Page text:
FIG. 3 is a front elevation view of the club head taken along lines 3--3 of FIG. 1;
FIG. 4 is a rear elevation view of the club head taken along lines 4--4 of FIG. 1;
FIG. 5 is a side elevation view of the club head taken from the shaft side of the club head; and
FIG. 6 is a section view of the club head taken along lines 6--6 of FIG. 3.
Referring now to FIG. 1, the present invention comprises a golf club having a head 10, a club face 20, a sole portion 11 and a shank or hosel portion 16 connected by a bridging portion 19 to the head and extending upward from the club face in the direction generally perpendicular to the sole 11 of the club. A club shaft 12 having a grip 14 at one end is inserted at its opposite end into a hollowed out portion 15 at the upper end of the hosel. It will be understood that the description herein and the accompanying figures of the drawing, while referring to and depicting a right-handed club apply equally to left-handed clubs, the relative positioning and location of elements and portions thereof simply being reversed from that which is shown herein.
As is shown in the drawing, the lower end of the hosel is integrally formed with a bridging portion 19 which in turn is integrally formed with the club head. The bridging portion 19 and lower end of the hosel is provided with a flattened area 18 (FIGS. 1 and 3) which is a smooth continuous extension of the flat surface of the club face 20. Flattened area 18 extends up the front portion of the hosel to a height in excess of the height of a golf ball 21 positioned on the ground and resting immediately in front of the heel 17 of the club face (FIG. 3). The flattened area 18 formed into the face of the hosel and bridging portion (the golf ball contacting surfaces) facing in essentially the same direction as the club face eliminates the possibility of driving a golf ball at an angle other than the intended line of flight due to the striking of a ball during a golf stroke in the area of the heel of the club and the point of juncture between the hosel and the club head, even when the golf ball is sitting in a relatively deep grass. Typically, such an error in a golf swing utilizing a prior art golf iron results in a "shank" with the ball being driven to the right of the intended line of flight by as much as 60° by a right-handed golfer, and to the left by a left-hander.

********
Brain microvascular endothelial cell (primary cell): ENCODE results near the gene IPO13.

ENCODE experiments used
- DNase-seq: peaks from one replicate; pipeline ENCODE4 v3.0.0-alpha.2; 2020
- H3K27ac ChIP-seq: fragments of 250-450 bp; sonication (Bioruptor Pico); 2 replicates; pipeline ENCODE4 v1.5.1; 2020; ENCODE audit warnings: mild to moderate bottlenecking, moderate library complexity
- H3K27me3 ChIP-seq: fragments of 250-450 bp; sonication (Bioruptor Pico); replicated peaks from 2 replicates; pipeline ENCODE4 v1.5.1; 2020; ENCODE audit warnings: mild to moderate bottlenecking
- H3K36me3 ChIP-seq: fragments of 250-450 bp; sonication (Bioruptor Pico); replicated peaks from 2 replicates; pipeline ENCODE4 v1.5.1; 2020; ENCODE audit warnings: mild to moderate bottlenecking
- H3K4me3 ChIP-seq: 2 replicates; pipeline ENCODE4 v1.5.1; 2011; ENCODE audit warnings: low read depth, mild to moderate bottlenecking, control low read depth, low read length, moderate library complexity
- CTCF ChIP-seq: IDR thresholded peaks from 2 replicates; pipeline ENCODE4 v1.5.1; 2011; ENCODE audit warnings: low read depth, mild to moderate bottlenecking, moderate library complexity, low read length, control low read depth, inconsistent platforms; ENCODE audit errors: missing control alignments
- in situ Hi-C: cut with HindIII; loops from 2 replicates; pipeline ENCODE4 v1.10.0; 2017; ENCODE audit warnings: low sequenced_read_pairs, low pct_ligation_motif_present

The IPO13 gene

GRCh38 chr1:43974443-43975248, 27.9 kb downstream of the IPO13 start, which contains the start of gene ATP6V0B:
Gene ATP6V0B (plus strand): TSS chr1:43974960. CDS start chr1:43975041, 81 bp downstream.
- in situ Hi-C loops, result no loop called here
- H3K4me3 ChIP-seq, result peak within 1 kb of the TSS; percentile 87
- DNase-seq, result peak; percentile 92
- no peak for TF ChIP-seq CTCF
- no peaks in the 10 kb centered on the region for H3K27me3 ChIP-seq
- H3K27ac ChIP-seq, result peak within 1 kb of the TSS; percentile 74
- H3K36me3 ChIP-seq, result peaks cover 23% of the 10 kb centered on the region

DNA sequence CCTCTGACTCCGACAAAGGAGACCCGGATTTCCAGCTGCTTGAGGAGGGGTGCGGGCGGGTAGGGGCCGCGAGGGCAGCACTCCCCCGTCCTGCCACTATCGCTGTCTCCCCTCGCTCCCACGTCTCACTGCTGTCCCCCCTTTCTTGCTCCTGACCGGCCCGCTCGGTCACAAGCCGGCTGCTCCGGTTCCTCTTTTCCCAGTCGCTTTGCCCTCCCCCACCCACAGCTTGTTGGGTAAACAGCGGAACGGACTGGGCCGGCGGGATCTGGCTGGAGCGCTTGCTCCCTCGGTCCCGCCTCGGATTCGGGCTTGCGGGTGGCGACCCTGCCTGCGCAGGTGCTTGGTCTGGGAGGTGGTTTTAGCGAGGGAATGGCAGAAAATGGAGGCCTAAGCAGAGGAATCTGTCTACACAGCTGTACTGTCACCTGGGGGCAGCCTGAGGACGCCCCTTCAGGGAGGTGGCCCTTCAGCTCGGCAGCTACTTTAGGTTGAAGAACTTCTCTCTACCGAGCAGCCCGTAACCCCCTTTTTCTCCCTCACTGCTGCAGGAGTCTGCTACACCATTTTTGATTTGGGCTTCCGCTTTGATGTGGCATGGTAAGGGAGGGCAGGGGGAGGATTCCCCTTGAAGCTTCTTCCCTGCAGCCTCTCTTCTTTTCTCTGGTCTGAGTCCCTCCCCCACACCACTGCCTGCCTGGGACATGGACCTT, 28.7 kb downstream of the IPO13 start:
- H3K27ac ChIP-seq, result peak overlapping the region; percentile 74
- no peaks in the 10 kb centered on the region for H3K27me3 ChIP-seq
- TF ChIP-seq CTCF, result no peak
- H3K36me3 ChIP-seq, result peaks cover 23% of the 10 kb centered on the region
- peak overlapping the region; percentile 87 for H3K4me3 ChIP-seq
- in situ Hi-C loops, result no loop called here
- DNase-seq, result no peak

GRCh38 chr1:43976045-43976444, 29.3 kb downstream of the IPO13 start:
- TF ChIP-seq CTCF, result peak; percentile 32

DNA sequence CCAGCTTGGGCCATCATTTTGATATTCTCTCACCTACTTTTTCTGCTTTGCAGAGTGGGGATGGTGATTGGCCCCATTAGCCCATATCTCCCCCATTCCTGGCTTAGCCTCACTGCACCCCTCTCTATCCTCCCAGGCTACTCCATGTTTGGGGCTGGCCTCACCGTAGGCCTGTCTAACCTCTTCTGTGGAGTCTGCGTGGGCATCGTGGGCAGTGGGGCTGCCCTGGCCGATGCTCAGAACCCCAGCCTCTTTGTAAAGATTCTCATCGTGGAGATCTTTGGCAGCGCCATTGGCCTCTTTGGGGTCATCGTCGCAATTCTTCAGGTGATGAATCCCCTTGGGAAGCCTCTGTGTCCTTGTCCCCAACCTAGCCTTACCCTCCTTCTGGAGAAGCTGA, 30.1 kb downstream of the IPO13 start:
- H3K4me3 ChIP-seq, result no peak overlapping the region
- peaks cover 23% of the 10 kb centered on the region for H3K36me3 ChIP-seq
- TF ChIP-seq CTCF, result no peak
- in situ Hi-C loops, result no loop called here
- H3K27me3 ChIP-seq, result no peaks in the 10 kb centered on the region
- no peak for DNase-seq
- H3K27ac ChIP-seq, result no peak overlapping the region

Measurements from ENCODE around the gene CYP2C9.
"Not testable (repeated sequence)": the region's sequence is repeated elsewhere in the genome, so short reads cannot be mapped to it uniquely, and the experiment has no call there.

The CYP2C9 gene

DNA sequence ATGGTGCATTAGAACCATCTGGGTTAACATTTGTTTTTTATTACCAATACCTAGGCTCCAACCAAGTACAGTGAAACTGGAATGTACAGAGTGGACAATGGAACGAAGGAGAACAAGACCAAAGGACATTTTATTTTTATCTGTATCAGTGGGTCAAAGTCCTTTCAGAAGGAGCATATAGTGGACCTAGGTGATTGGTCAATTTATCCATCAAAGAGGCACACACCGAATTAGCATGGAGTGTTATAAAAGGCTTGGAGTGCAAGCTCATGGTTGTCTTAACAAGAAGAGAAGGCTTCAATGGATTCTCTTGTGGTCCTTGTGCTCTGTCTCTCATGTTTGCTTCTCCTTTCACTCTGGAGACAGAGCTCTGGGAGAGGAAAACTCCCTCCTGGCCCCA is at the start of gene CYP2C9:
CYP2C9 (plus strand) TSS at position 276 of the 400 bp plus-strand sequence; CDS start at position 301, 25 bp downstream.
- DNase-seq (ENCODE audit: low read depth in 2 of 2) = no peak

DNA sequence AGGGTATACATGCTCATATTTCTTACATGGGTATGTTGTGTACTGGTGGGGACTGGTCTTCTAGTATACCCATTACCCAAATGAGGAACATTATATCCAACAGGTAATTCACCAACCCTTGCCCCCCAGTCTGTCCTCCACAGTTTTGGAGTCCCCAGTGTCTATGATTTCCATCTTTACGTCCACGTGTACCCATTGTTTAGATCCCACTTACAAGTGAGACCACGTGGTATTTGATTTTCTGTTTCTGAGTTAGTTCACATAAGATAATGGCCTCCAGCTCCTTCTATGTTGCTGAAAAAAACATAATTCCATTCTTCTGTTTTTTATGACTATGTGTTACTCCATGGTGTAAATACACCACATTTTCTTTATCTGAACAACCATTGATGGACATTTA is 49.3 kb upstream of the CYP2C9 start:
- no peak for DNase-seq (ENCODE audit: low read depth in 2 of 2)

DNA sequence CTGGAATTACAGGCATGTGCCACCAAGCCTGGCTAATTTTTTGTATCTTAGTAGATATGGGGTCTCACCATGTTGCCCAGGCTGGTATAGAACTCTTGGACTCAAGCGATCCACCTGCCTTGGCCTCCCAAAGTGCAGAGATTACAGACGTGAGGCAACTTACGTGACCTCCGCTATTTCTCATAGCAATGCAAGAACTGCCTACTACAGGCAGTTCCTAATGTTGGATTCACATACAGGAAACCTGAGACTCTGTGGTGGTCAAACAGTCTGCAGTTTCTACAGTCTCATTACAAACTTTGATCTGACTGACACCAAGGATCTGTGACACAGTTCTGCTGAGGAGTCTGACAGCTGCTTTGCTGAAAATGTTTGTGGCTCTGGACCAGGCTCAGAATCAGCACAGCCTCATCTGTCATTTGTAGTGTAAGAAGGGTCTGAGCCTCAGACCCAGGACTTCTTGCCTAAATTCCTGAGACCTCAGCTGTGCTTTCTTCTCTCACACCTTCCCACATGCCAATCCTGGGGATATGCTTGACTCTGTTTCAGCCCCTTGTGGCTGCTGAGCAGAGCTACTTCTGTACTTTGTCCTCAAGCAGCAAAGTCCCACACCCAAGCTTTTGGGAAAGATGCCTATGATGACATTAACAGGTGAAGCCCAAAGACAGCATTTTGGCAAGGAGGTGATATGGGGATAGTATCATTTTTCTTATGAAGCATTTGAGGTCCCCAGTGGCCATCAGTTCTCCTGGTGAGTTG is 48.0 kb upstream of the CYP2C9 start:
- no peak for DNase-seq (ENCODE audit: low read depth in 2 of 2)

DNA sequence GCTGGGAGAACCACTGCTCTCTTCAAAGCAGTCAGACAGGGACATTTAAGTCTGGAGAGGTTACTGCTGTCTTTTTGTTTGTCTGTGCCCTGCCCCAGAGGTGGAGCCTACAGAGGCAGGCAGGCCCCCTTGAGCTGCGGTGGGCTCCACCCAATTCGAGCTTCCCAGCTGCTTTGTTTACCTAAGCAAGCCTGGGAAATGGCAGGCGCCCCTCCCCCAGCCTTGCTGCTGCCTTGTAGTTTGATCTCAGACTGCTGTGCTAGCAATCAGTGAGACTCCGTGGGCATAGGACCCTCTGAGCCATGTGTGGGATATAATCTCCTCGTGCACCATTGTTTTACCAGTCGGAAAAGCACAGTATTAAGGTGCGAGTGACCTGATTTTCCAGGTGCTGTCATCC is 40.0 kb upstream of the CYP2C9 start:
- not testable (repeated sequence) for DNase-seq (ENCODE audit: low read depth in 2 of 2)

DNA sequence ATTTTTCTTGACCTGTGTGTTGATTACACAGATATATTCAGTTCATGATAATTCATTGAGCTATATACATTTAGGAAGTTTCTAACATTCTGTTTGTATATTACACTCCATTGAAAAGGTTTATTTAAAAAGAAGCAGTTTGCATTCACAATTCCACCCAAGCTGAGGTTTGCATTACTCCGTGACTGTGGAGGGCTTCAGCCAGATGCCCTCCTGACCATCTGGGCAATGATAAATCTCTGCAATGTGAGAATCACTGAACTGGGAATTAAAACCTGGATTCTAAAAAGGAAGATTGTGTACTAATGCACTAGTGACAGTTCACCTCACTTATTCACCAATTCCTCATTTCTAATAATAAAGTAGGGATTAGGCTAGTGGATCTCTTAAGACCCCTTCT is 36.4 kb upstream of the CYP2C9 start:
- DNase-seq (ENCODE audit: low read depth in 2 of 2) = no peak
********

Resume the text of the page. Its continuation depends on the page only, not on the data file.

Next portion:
As is best illustrated in FIG. 5, the center line 22 of the club shaft 12 (as represented by the center line of the hosel 16) intersects the plane of the club face in the lower half thereof and in the preferred embodiment intersects the lowest quarter thereof, being situated close to or intersecting the leading edge 24 of the club face.
The point of juncture between club face 20 and the bridging portion-hosel is also a significant aspect of the present invention. The bridging portion 19 joins the club head at the upper top line or edge 23 of the heel end of club head at the corner nearest the shaft. As is seen in FIGS. 3 and 4, the club head 10 has a generally elongated configuration with top and bottom edges generally paralleling the axis of elongation. The bottom edge in golf club iron terminology is generally referred to as the sole of the club. This is in contrast with conventional club construction in which the hosel forms one side of the club face and extends along the length of that side of the club head. Such a prior art configuration resulted in an angular area or sharp corner of approximately 90° in the transition from club face to hosel. If the golf swing using such a club was made with the club face outside the intended line of flight of the ball, the golf ball would be struck by the "crook" between the hosel and the club face and would normally fly off at a considerable angle to the intended line of flight. With a club according to the present invention, the combined effect of elevating the point of juncture of hosel and club face and flattening the hosel and bridging portion in the area of juncture results in a virtually "shank-proof" golf iron since no golf ball contacting surface area of club face or shaft is presented to the golf ball which would tend to drive it off line. The further advantage of providing for the point of juncture of the hosel along the top edge of the club head is that the surface area of the club face is increased by approximately 10 to 15 percent.